Card sorting methods: A List

Card / pile sorting is a simple and useful means of eliciting and aggregating qualitative data, in a participatory manner. In anthropology, it is described as pile sorting, and is used for domain analysis, in the field of cognitive anthropology. In website design it is known as card sorting.

Anthropology
Website design
Software
  • OptimalSort: Online card sorting software:
  • SynCapsV2:  For the analysis of the results of physical card sorts, which can be downloaded and used on a desktop/laptop
  • UsabilitiTest: Our Cards Sorting tool supports Closed, Open and Hybrid testing, and our Prioritization Matrix is the only such tool, currently online.
  • MozDev.org: uzCardSort is an open source, MPL licensed, Mozilla based tool for conducting and analyzing card sorts.
  • XSort: is a free card sorting application for Mac, aimed at user experience professionals and social scientists.

 

Six courses on program evaluation topics

Date: October 19 – 24, 2009
Venue: Ottawa, Canada

Registration Deadline – October 1 Classes are filling up — so call us to hold space for you

TEI and CES Collaborative Program

This October, 2009, the Canadian Evaluation Society, National Capital Chapter (CES-NCC) and The Evaluators’ Institute (TEI) will continue their collaboration to bring six courses on program evaluation topics to Canadian evaluators.
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“Text Analysis under Time Pressure. Tools for humanitarian and development workers”

By Aldo Benini

“The purpose of this paper is to add simple productivity tools for text analysis, by publicizing existing ones and by adding one that I created. “Simple” is a relative term. As the diagram in the Summary section suggests, the suitability of the tools depends on the skills and equipment level of the intending user. Also, I assume a kind of working environment that developing country organizations will not everywhere offer for computer-supported text analysis: that the analyst actually can acquire the documents digitally.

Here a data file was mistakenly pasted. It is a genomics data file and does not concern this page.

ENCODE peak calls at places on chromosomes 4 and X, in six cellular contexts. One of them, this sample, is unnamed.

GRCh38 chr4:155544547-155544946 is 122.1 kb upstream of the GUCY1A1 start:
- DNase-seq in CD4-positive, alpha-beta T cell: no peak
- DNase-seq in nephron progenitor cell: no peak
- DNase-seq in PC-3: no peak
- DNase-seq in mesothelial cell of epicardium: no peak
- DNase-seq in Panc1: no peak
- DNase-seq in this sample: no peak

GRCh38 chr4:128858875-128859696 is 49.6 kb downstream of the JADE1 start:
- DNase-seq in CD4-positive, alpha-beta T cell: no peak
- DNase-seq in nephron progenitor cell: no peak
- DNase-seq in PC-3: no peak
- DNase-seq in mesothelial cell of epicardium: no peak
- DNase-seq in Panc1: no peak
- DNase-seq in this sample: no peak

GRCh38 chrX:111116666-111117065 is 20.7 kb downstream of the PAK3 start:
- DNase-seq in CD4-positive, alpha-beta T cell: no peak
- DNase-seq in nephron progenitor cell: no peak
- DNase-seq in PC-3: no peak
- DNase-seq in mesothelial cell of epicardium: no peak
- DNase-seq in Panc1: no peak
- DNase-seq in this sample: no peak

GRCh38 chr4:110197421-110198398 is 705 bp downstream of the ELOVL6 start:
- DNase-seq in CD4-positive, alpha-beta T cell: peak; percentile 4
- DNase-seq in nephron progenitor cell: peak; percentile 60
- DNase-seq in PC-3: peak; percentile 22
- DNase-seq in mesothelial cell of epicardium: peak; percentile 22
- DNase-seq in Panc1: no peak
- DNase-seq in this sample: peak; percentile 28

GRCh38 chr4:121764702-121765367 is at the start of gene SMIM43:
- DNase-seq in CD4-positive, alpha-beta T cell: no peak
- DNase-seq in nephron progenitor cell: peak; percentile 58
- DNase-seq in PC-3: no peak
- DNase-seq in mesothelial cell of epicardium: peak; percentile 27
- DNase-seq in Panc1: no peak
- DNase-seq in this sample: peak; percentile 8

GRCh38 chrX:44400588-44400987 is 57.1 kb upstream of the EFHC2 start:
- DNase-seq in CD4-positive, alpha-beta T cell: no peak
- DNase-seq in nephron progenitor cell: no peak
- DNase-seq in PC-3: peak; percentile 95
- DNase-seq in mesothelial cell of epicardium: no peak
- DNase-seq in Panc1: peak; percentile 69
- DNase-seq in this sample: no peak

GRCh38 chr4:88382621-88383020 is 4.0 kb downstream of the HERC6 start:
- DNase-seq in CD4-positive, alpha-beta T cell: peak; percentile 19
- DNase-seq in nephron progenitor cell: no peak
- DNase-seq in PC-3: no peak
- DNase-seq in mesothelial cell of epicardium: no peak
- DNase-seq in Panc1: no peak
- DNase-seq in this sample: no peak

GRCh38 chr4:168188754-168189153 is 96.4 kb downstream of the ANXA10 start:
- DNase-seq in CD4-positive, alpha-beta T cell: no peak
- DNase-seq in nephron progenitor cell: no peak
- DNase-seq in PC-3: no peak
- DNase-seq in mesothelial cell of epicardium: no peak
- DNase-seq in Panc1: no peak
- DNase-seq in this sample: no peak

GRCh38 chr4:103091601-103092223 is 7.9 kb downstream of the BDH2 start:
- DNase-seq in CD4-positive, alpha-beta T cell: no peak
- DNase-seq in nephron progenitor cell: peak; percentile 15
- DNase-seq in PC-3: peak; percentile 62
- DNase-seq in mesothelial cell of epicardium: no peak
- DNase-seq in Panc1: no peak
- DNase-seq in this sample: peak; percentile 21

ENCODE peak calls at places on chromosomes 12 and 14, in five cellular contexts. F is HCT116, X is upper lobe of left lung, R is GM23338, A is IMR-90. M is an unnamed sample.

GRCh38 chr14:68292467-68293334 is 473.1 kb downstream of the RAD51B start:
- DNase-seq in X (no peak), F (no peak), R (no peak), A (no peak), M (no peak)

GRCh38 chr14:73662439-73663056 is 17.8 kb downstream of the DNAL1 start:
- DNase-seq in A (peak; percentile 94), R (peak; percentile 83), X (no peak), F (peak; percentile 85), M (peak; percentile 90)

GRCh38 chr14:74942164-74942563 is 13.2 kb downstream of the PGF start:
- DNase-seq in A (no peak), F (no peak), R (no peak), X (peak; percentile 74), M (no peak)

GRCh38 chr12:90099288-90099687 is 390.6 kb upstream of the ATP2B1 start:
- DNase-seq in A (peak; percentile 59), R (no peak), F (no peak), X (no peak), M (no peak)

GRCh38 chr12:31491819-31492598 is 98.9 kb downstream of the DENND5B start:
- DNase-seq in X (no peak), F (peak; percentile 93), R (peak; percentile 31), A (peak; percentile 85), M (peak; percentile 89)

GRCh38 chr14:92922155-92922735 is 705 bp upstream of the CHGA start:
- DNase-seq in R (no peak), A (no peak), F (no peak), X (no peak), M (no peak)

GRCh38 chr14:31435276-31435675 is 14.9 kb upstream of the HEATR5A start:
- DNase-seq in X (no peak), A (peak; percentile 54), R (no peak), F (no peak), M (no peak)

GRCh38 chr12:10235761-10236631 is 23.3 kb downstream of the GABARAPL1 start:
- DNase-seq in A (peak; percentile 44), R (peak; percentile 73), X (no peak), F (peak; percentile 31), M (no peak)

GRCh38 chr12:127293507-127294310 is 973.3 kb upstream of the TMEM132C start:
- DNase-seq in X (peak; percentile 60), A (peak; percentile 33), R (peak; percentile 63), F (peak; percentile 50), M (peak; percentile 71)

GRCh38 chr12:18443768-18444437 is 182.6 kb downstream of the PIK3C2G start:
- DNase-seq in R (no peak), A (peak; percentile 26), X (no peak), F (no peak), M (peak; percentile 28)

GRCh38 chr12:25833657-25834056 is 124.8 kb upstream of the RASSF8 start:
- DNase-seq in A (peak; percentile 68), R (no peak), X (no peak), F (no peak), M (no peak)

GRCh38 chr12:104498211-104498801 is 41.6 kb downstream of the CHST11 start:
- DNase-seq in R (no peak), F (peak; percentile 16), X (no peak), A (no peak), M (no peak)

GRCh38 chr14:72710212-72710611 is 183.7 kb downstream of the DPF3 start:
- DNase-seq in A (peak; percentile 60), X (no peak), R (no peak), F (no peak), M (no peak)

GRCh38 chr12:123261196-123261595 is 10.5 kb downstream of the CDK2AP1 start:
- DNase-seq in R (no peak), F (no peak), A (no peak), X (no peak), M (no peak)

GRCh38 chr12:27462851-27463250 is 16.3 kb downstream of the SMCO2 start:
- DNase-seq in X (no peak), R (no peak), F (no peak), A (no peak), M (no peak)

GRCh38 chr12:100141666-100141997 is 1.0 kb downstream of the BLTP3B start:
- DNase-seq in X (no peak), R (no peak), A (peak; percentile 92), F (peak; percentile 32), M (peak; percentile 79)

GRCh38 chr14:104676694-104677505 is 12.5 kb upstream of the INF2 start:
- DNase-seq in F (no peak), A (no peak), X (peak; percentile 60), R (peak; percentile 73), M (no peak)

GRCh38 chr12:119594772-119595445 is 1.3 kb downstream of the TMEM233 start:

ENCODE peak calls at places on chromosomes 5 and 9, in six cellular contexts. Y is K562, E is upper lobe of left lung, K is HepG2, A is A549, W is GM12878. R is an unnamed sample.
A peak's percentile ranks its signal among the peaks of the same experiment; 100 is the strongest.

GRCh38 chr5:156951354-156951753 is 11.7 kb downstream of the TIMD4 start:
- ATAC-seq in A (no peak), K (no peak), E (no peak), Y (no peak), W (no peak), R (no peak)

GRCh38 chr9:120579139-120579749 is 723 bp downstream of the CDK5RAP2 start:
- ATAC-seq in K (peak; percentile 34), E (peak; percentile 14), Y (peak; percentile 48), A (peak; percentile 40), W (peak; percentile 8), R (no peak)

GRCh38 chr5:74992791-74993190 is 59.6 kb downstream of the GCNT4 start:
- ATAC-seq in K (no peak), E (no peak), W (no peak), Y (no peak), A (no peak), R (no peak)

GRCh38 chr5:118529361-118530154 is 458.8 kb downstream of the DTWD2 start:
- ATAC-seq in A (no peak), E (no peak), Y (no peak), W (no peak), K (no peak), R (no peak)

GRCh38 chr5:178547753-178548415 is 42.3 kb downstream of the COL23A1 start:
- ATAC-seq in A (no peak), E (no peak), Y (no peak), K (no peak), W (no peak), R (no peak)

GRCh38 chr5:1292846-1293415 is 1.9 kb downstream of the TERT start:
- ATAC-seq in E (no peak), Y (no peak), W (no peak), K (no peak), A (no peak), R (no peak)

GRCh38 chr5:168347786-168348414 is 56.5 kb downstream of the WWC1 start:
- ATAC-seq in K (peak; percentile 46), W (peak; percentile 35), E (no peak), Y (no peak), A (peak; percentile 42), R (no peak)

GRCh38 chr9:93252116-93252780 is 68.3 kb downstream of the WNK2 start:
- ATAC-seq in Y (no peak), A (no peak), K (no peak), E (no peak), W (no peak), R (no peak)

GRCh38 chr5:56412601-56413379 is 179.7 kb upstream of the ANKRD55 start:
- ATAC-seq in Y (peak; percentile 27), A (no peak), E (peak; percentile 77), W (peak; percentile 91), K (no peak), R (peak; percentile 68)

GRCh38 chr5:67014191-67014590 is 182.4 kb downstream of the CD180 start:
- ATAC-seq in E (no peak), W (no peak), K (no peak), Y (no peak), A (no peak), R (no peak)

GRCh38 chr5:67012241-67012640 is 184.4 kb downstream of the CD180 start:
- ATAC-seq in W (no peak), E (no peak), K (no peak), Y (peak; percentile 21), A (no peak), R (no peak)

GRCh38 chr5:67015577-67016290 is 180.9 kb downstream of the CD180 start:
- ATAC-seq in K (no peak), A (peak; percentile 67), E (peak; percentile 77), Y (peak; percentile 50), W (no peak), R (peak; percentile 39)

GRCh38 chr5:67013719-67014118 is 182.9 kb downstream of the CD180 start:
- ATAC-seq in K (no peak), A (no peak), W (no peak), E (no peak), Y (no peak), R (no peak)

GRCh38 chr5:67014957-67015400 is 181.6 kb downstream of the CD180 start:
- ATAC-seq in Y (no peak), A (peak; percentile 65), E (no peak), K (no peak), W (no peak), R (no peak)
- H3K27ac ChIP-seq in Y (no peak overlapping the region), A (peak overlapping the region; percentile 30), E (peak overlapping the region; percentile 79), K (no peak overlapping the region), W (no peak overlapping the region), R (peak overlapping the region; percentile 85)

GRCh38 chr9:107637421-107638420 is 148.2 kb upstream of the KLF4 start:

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Quantitative and Qualitative Methods in Impact Evaluation and Measuring Results

Sabine Garbarino and Jeremy Holland, March 2009

Issues paper | Workshop report

There has been a renewed interest in impact evaluation and measuring results in recent years amongst development agencies and donors. This paper reviews the case for promoting and formalising qualitative and combined methods for impact evaluation and measuring results, as part of a broader strategy amongst donors and country partners for tackling the evaluation gap. The accompanying workshop report provides a summary of the January 2009 workshop “Make an Impact: Tackling the “I” and the “D” of Making It Happen”, which aimed to familiarise DFID staff with the use of qualitative methods in impact evaluation and measuring results.

The case for qualitative and combined methods is strong. Qualitative methods have an equal footing in evaluation of development impacts and can generate sophisticated, robust and timely data and analysis. Combining qualitative research with quantitative instruments that have greater breadth of coverage and generalisability can result in better evaluations that make the most of their respective comparative advantages.

Systematic synthesis of community-based rehabilitation (CBR) project evaluation reports for evidence-based policy: a proof-of-concept study

Pim Kuipers, Sheila Wirz and Sally Hartley
Published: 6 March 2008
BMC International Health and Human Rights 2008, 8:3
Full text via this page > 1472-698X-8-3.pdf

Abstract
Background: This paper presents the methodology and findings from a proof-of-concept study
undertaken to explore the viability of conducting a systematic, largely qualitative synthesis of
evaluation reports emanating from Community Based Rehabilitation (CBR) projects in developing
countries.

Methods: Computer assisted thematic qualitative analysis was conducted on recommendation
sections from 37 evaluation reports, arising from 36 disability and development projects in 22
countries. Quantitative overviews and qualitative summaries of the data were developed.
Results: The methodology was found to be feasible and productive. Fifty-one themes were
identified and the most important ones of these are presented to illustrate the significance of the
method. The relative priorities of these themes indicated that “management” issues were the
primary areas in which recommendations were made. Further analysis of themes reflected the
emphasis evaluators placed on the need for enhanced management, organisational, personnel and
administrative infrastructure in CBR projects. Evaluators consistently recommended that CBR
projects should be more connected and collaborative at governmental, organisational, political and
community levels. The synthesis also noted that evaluators questioned the emphasis in CBR on
project expansion and income generation.

Conclusion: The application of the synthesis methodology utilised in this proof-of-concept study
was found to be potentially very beneficial for future research in CBR, and indeed in any area within
health services or international development in which evaluation reports rather than formal
“research evidence” is the primary source material. The proof-of-concept study identified a number
of limitations which are outlined. Based on the conclusions of 37 evaluation reports, future policy
frameworks and implementation strategies in CBR should include a stronger emphasis on technical,
organisational, administrative and personnel aspects of management and strategic leadership.